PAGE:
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Carbon tax repeal expected to have flow-on effect for businesses

The repeal of the carbon tax is expected to have a flow-on for Australian businesses.

As promised, the carbon tax has been repealed by the Australian government, which is expected to decrease costs for Australian businesses. 

A number of bills were put before the senate as part of the repeal of the Carbon Pricing Mechanism and the legislation was given Royal assent on July 17 2014. The removal of the Carbon Pricing Mechanism came into effect as of July 1 2014.

The Department of the Environment states that it is expected that the repeal of the carbon tax and the Clean Energy Package will impact on individuals and businesses by decreasing the cost of living by $550 than if the tax had not been removed and reducing retail gas and electricity rates by around 7 per cent and 9 per cent respectively. An estimated 370 liable entities will also save nearly $90 million a year on annual compliance costs.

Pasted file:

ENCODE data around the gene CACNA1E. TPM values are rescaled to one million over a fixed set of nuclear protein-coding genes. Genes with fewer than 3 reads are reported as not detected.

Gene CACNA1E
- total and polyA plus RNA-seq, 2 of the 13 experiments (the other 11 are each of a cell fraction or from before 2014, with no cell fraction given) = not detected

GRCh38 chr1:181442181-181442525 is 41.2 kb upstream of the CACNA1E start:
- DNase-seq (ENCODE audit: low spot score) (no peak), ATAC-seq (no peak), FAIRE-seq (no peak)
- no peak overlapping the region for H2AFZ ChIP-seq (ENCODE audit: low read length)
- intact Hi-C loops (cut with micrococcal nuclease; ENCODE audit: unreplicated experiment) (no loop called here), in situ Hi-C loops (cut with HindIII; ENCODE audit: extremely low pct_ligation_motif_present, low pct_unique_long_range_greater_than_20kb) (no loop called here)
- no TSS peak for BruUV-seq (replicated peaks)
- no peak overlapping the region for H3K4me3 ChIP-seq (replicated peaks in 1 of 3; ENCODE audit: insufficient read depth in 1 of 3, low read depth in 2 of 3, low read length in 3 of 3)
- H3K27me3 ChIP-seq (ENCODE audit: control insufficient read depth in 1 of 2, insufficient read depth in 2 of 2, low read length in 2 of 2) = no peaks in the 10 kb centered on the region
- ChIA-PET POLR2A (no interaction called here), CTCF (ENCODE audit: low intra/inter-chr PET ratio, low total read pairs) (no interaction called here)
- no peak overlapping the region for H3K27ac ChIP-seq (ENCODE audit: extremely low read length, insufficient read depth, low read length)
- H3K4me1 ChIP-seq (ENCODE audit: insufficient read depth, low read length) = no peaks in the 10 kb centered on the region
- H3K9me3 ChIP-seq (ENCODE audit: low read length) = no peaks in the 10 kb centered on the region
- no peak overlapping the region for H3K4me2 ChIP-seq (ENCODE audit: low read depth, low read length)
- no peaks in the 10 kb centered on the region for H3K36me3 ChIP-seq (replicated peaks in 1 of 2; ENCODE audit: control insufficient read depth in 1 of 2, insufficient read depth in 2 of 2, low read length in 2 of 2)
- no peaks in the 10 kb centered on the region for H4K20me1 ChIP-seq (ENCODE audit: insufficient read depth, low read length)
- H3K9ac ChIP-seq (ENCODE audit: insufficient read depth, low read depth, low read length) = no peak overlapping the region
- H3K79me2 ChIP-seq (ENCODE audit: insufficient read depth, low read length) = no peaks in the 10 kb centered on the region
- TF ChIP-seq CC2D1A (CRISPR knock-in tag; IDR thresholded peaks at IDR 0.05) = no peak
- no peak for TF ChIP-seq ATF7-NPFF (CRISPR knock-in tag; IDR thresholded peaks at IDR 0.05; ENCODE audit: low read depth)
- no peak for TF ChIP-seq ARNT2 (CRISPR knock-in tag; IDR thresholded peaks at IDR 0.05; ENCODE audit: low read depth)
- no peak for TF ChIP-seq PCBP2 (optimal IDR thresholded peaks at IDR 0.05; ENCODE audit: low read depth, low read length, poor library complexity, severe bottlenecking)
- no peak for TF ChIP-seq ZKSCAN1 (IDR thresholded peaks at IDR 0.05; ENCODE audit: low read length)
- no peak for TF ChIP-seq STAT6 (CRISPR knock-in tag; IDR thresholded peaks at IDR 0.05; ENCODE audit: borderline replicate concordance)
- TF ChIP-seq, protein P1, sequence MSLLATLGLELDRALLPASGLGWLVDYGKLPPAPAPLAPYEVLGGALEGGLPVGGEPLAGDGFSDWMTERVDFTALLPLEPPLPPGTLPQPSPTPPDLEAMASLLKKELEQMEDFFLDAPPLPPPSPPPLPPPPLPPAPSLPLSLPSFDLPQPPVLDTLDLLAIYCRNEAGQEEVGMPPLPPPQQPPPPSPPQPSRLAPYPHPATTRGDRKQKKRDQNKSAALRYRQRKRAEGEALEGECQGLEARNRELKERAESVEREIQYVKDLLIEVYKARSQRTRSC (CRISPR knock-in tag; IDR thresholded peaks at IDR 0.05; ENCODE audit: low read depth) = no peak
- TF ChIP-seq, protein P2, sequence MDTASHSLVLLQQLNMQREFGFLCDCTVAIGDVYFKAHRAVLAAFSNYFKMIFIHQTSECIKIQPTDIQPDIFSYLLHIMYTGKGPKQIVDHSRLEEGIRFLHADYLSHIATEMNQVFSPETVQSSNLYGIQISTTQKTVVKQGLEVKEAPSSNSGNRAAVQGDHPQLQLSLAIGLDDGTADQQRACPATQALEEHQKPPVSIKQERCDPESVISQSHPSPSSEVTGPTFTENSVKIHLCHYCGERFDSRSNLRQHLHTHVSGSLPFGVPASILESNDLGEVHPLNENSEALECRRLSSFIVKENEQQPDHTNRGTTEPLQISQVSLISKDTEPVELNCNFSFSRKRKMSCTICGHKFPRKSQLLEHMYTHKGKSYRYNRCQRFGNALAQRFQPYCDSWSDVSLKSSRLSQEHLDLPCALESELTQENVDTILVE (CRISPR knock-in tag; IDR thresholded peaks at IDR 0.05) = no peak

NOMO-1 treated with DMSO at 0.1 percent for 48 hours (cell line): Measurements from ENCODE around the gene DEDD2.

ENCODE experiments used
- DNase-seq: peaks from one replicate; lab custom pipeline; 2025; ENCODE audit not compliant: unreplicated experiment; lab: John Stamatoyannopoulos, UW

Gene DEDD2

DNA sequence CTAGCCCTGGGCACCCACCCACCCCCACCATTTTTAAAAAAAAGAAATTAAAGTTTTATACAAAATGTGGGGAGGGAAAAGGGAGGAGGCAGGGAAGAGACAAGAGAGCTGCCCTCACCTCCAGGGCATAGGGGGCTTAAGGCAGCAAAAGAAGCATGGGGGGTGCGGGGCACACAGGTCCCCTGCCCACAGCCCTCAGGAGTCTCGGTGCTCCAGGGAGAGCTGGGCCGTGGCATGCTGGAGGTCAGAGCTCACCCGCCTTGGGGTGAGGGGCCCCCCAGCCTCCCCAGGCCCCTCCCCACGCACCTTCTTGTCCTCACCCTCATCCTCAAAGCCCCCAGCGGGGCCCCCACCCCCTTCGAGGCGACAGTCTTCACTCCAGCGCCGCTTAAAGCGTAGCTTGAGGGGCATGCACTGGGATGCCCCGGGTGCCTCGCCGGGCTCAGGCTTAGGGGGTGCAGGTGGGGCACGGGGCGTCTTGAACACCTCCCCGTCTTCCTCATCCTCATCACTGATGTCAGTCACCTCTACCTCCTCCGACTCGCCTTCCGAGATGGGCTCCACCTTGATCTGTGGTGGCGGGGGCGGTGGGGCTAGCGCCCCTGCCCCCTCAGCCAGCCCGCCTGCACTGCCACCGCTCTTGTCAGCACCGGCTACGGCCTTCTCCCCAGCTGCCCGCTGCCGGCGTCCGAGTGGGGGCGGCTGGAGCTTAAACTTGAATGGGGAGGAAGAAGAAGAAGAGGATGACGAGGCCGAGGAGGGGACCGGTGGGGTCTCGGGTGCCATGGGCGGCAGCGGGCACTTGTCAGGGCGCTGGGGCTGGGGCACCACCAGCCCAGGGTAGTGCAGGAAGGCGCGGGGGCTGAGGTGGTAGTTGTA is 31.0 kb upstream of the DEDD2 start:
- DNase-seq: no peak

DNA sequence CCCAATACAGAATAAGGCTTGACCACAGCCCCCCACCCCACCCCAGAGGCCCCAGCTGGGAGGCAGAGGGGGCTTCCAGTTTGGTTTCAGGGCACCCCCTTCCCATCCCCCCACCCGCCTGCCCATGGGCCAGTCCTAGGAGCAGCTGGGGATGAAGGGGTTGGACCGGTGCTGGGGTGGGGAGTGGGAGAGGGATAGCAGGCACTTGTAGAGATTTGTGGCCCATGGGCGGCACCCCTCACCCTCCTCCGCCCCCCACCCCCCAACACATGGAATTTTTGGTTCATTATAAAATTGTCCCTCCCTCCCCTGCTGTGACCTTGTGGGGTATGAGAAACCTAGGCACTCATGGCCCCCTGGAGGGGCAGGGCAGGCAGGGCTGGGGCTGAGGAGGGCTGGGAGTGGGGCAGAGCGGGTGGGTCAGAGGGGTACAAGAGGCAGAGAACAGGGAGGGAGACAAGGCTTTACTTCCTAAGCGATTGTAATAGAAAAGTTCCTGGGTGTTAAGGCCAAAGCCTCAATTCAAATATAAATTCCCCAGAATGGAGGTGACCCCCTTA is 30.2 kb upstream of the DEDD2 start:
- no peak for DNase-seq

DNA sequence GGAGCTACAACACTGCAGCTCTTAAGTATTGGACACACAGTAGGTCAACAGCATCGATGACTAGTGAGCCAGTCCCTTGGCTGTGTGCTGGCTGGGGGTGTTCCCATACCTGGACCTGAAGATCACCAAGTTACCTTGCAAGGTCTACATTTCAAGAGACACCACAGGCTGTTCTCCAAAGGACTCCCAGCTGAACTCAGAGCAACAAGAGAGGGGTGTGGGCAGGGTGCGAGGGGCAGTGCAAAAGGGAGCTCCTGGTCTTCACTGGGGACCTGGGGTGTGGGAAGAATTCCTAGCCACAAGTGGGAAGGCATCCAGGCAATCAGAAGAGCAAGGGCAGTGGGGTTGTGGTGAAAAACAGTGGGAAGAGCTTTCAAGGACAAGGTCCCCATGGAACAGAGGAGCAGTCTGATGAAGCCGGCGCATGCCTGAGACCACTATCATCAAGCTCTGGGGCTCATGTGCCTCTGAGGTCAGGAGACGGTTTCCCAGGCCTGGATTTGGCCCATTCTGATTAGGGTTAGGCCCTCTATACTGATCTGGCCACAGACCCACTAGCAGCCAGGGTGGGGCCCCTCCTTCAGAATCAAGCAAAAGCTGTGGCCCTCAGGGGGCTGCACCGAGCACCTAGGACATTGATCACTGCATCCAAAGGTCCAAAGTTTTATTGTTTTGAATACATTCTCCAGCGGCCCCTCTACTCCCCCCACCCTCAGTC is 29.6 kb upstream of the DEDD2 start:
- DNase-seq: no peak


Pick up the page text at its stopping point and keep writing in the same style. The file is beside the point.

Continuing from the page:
What the changes mean for businesses

The Department of the Environment explained that approximately 75,000 businesses were directly affected by the carbon tax. It also outlines that the increase in duties and rebates, such as aviation fuel duty was often passed on to smaller businesses, customers and households in the form of higher prices. 

To ensure the price reductions due to the repeal pass onto consumers the Australian Competition and Consumer Commission (ACCC) will regulate key industries in Australia, in particular the synthetic greenhouse gas, electricity and gas sectors. The ACCC will monitor the prices, costs and profits of these industries. 

A July 17 joint press release from the Prime Minister Tony Abbot and the Minister for the Environment Greg Hunt stated that due to the changes the ACCC has been provided funding and "strong price monitoring powers" to ensure the savings reach businesses and consumers.

New powers have been granted to the ACCC for one year following the repeal of the carbon tax. The new powers include the ability to take action against companies or organisations that do not pass on the savings to consumers or that make misleading or false claims regarding the effect of the repeal on prices. These powers are complementary to Australian Consumer Law.

Monetary penalties of up to $1.1 million can be given to corporations and individuals can be charged with a penalty of up to $220,000. 

To talk about how the changes will affect any current commercial contracts or agreements talk to a commercial lawyer.